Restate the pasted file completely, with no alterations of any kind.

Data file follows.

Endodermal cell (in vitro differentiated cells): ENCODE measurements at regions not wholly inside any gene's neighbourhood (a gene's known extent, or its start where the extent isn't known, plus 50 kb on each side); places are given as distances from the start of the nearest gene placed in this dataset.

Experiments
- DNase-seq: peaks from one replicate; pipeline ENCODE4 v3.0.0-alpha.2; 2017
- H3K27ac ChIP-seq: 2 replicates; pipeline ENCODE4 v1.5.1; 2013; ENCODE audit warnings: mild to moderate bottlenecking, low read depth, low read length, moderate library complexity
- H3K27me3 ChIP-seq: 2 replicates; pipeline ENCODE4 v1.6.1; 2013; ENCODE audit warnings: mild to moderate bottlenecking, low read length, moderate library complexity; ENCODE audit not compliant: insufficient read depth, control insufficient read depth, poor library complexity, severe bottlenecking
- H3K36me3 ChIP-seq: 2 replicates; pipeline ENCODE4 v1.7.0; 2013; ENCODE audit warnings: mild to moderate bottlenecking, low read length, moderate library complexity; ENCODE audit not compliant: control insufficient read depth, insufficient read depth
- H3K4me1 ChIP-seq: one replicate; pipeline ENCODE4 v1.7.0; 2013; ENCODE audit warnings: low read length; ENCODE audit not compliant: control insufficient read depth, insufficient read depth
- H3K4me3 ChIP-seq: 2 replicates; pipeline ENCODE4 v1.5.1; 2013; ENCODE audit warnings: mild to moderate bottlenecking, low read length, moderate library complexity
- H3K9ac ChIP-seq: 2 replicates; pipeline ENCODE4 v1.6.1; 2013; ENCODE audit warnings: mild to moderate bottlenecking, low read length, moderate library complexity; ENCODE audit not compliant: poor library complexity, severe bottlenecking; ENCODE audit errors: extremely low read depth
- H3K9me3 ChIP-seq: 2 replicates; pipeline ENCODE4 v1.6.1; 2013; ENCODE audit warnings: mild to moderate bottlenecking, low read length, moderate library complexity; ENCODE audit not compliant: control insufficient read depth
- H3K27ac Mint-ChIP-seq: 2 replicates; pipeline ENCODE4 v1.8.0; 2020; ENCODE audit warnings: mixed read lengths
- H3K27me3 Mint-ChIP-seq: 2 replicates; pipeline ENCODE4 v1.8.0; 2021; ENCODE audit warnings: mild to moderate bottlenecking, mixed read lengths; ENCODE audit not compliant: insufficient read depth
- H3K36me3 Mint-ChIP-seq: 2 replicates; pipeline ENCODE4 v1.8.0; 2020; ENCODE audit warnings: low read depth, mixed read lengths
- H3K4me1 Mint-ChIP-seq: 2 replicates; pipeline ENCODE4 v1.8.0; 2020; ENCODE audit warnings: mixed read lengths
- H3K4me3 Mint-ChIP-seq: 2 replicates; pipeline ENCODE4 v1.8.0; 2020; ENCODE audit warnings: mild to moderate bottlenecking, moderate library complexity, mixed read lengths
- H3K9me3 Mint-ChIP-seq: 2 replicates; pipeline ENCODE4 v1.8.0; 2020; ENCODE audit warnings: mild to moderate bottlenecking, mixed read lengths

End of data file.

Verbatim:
Endodermal cell (in vitro differentiated cells): ENCODE measurements at regions not wholly inside any gene's neighbourhood (a gene's known extent, or its start where the extent isn't known, plus 50 kb on each side); places are given as distances from the start of the nearest gene placed in this dataset.

Experiments
- DNase-seq: peaks from one replicate; pipeline ENCODE4 v3.0.0-alpha.2; 2017
- H3K27ac ChIP-seq: 2 replicates; pipeline ENCODE4 v1.5.1; 2013; ENCODE audit warnings: mild to moderate bottlenecking, low read depth, low read length, moderate library complexity
- H3K27me3 ChIP-seq: 2 replicates; pipeline ENCODE4 v1.6.1; 2013; ENCODE audit warnings: mild to moderate bottlenecking, low read length, moderate library complexity; ENCODE audit not compliant: insufficient read depth, control insufficient read depth, poor library complexity, severe bottlenecking
- H3K36me3 ChIP-seq: 2 replicates; pipeline ENCODE4 v1.7.0; 2013; ENCODE audit warnings: mild to moderate bottlenecking, low read length, moderate library complexity; ENCODE audit not compliant: control insufficient read depth, insufficient read depth
- H3K4me1 ChIP-seq: one replicate; pipeline ENCODE4 v1.7.0; 2013; ENCODE audit warnings: low read length; ENCODE audit not compliant: control insufficient read depth, insufficient read depth
- H3K4me3 ChIP-seq: 2 replicates; pipeline ENCODE4 v1.5.1; 2013; ENCODE audit warnings: mild to moderate bottlenecking, low read length, moderate library complexity
- H3K9ac ChIP-seq: 2 replicates; pipeline ENCODE4 v1.6.1; 2013; ENCODE audit warnings: mild to moderate bottlenecking, low read length, moderate library complexity; ENCODE audit not compliant: poor library complexity, severe bottlenecking; ENCODE audit errors: extremely low read depth
- H3K9me3 ChIP-seq: 2 replicates; pipeline ENCODE4 v1.6.1; 2013; ENCODE audit warnings: mild to moderate bottlenecking, low read length, moderate library complexity; ENCODE audit not compliant: control insufficient read depth
- H3K27ac Mint-ChIP-seq: 2 replicates; pipeline ENCODE4 v1.8.0; 2020; ENCODE audit warnings: mixed read lengths
- H3K27me3 Mint-ChIP-seq: 2 replicates; pipeline ENCODE4 v1.8.0; 2021; ENCODE audit warnings: mild to moderate bottlenecking, mixed read lengths; ENCODE audit not compliant: insufficient read depth
- H3K36me3 Mint-ChIP-seq: 2 replicates; pipeline ENCODE4 v1.8.0; 2020; ENCODE audit warnings: low read depth, mixed read lengths
- H3K4me1 Mint-ChIP-seq: 2 replicates; pipeline ENCODE4 v1.8.0; 2020; ENCODE audit warnings: mixed read lengths
- H3K4me3 Mint-ChIP-seq: 2 replicates; pipeline ENCODE4 v1.8.0; 2020; ENCODE audit warnings: mild to moderate bottlenecking, moderate library complexity, mixed read lengths
- H3K9me3 Mint-ChIP-seq: 2 replicates; pipeline ENCODE4 v1.8.0; 2020; ENCODE audit warnings: mild to moderate bottlenecking, mixed read lengths